As analysts of the Barva Invest company told USM, that if we talk about the prices at which the customs operates, from March to June 2021, 9.2 million tons of corn were sold for export at a price of 2,288 million dollars. This year, during the same period, 4.2 million tons were exported at a price of 1,133 million dollars. But these are fixed volumes. In fact, much less grain crossed the border – others are waiting in queues for many weeks. In addition, due to too expensive logistics, the seller receives significantly less funds “in his hands”.
Logistics problems are not compensated by record prices on the market. Even when prices in the world reached peak values, Ukraine did not feel it at all. During spring and summer, grain prices only fell.
The reason is that one problem begets another. Having lost sea logistics, we have lost the opportunity to earn from grain. In the absence of direct sea connection, we could not export goods to our customers: Egypt, Saudi Arabia, China, etc. Our grain is trying to make a big hook through land borders that were never designed for such a large amount of cargo (besides grain, hundreds and thousands of tons of other cargoes are exported). All this means significant expenses for transportation, waiting in long queues at the border, etc.
In addition, the possibilities of traders at a certain point were exhausted, according to Barva Invest. Traders bought grain from the producer to sell, let’s say, in Romania, and all their funds in the form of grain sat idle at the border. Producers had to deal with this direction themselves, which also made it difficult to sell the crop. We should not forget about competition: despite all our expenses, the final price for Ukrainian corn in the port of Romania should be the same as for Romanian corn.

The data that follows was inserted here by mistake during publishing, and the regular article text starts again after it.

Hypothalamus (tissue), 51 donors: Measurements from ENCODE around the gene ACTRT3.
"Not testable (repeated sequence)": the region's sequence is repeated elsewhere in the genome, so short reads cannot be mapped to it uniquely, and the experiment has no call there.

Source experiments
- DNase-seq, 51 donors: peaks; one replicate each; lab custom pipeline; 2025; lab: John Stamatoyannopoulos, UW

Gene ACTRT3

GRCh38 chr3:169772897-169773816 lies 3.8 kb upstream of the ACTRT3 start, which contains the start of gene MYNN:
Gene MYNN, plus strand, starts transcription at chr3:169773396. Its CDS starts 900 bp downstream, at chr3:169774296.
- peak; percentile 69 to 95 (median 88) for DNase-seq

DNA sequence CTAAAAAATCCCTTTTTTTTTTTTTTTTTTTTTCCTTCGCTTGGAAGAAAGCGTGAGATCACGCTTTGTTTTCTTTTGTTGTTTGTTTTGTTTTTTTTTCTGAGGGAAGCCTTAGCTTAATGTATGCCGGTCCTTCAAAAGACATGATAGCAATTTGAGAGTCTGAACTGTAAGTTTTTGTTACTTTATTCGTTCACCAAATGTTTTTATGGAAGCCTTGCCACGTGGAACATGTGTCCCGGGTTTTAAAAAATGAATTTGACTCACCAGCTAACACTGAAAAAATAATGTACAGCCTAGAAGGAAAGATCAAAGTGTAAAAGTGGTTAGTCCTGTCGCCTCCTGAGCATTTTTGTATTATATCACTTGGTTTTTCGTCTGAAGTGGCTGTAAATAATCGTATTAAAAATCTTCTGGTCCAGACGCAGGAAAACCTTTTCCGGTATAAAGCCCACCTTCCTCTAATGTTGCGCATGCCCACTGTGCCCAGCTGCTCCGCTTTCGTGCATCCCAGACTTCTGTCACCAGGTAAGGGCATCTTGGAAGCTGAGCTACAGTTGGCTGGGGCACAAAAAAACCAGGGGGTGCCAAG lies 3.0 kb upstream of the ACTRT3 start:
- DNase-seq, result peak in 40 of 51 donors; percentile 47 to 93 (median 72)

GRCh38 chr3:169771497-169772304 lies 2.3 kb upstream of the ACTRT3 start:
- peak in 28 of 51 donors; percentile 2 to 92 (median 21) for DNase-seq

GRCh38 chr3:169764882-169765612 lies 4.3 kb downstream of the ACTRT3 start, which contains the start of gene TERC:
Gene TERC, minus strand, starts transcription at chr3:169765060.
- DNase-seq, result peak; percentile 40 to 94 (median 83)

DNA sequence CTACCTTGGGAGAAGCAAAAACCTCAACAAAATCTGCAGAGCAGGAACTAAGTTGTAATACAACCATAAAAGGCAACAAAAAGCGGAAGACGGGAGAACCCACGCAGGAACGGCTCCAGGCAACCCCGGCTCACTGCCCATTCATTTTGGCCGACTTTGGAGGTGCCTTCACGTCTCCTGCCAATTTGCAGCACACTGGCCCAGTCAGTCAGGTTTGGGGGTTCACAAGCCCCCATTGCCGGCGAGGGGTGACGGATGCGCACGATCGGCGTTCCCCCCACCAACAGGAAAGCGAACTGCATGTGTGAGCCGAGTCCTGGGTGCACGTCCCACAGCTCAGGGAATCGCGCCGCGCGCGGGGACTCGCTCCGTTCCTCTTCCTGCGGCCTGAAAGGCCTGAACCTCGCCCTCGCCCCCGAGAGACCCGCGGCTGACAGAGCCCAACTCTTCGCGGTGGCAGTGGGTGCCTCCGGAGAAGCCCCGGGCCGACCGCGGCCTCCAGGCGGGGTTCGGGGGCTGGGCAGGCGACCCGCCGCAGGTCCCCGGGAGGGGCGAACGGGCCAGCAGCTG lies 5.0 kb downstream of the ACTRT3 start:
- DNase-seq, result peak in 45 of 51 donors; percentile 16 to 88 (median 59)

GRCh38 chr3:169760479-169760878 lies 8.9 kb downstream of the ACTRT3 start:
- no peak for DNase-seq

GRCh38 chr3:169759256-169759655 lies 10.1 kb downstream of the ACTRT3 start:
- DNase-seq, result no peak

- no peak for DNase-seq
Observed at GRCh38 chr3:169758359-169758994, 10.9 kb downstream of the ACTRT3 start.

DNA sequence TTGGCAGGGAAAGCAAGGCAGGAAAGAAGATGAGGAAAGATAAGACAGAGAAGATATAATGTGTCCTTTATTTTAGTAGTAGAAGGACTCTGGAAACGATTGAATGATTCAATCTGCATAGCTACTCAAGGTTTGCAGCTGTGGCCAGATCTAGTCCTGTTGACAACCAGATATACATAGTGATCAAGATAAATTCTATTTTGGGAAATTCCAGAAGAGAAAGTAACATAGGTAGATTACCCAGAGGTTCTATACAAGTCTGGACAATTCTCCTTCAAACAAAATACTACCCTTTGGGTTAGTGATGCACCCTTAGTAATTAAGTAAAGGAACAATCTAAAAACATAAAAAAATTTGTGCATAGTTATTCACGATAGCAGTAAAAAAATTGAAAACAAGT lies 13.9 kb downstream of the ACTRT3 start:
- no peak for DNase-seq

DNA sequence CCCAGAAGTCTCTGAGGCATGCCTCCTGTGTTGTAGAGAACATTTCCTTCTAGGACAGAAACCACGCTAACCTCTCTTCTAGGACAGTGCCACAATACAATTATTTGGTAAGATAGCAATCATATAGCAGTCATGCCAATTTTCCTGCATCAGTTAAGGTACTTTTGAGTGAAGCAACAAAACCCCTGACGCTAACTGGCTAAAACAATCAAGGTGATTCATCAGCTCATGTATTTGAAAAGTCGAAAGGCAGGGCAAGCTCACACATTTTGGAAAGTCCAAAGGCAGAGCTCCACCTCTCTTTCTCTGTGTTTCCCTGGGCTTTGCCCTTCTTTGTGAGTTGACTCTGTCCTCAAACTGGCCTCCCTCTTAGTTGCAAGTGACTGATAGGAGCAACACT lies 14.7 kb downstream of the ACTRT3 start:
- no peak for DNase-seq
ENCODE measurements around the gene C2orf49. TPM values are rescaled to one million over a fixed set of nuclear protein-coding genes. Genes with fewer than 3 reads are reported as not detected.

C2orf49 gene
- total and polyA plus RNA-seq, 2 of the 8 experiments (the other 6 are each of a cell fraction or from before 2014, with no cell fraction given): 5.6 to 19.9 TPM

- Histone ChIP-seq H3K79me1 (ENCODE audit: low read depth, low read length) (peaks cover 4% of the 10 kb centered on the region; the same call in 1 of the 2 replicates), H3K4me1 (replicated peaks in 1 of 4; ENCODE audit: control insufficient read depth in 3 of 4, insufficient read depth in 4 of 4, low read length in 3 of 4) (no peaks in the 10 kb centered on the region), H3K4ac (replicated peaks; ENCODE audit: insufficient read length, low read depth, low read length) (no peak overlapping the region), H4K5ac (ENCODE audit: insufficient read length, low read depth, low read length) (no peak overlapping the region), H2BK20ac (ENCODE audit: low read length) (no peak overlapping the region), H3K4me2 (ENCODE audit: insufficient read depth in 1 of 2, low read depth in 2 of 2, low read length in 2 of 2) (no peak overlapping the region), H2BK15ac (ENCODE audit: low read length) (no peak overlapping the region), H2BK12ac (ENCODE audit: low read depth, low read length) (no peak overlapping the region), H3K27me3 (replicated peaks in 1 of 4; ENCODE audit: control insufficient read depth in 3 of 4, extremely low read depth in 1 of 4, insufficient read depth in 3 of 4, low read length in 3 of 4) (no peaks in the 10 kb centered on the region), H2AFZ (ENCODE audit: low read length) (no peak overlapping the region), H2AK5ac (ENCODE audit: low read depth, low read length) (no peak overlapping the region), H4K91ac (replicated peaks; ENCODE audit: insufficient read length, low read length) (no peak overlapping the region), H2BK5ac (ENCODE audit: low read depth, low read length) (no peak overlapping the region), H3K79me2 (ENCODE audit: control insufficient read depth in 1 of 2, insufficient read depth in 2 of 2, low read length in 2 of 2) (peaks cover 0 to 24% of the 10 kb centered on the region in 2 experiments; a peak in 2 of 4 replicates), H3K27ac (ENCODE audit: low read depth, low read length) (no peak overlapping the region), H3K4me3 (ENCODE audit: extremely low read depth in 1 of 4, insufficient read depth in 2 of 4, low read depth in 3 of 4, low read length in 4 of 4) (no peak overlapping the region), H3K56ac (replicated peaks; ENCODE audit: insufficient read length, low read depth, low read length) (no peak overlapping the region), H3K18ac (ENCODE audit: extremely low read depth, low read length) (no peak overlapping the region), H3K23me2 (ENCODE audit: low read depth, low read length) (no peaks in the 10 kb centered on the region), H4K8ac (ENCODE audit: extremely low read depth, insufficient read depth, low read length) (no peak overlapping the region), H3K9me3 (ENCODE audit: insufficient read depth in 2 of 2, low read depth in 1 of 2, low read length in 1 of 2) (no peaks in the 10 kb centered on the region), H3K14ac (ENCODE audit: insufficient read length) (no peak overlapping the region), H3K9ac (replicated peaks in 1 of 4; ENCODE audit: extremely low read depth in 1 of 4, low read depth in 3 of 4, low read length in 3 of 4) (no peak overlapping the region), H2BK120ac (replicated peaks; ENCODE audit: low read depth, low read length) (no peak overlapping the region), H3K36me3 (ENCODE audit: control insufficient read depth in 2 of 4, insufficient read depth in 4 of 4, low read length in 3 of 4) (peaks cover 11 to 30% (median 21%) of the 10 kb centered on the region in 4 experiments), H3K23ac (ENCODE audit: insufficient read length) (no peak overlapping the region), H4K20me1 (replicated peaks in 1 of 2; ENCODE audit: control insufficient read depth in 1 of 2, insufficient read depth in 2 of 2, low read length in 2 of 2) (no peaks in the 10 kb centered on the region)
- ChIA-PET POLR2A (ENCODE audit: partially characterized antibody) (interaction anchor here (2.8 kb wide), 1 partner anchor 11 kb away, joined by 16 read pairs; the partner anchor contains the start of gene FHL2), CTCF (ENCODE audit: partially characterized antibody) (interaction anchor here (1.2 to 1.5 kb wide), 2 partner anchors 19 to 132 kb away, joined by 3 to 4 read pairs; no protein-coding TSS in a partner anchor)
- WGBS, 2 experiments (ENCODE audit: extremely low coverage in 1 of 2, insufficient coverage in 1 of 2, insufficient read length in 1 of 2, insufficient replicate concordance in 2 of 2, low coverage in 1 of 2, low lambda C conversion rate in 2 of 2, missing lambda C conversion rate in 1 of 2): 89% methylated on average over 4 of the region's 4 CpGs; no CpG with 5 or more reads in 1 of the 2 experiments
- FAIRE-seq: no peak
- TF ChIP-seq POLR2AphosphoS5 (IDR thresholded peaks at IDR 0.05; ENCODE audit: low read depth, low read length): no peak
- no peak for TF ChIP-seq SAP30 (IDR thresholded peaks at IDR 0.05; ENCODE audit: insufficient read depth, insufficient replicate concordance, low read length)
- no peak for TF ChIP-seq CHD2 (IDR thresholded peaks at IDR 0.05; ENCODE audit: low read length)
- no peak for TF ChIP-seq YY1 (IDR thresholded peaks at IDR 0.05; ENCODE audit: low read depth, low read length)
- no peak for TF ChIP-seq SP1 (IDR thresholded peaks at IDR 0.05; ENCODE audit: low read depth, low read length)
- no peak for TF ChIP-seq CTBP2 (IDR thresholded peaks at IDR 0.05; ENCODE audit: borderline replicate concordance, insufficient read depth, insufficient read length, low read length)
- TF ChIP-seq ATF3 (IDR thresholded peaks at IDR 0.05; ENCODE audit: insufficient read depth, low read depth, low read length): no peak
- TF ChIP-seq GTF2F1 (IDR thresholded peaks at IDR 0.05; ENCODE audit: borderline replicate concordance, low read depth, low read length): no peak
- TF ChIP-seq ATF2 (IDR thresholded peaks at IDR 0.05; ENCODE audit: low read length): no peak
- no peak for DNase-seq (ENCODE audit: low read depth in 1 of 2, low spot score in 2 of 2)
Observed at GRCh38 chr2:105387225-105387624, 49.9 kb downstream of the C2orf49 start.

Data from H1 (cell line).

Previously, grain delivery from the warehouse to the port cost 30-40 dollars per ton, in some cases – up to 50 dollars/t. With the beginning of the war, for the same money it was possible to deliver grain to the border of Poland or Romania by rail. Transportation to the port of Constanta cost the same amount. On average, logistics costs now amount to 90-105 dollars/ton. And to bring it from the border to Constanta is another 65 dollars. Accordingly, all logistics can be 160-180 dollars per ton of grain. As a result, half of the freight cost goes to logistics alone. For more expensive oil crops (and for sunflower oil), the “math” is a bit better, but still the profitability is too low.
This year’s grain yield also leaves much to be desired. According to data from Barva Invest, at the end of the summer the situation looked as follows:
- • corn — 26.4 million tons (up to February 24, the forecast was at the level of 38.2 million tons, -31%);
- • wheat – 16.5 million tons (pre-war forecast: 28.3 million tons, -42%);
- • sunflower – 9.2 million tons (by February 24, 15.3 million tons, -40%);
- • barley – 4.6 million tons (8.2 million tons before the war, -44%);
- • soybeans – 2.3 million tons (3 million tons, -24%).
In fact, before the start of the “grain corridor”, the agricultural market was not going through the best days. Low grain sales prices, limited opportunities to export and storage of the the crop, and the impossibility of long-term planning due to the war lead to the fact, that the farmer simply loses money and the desire to plant a new crop in the fall of 2022.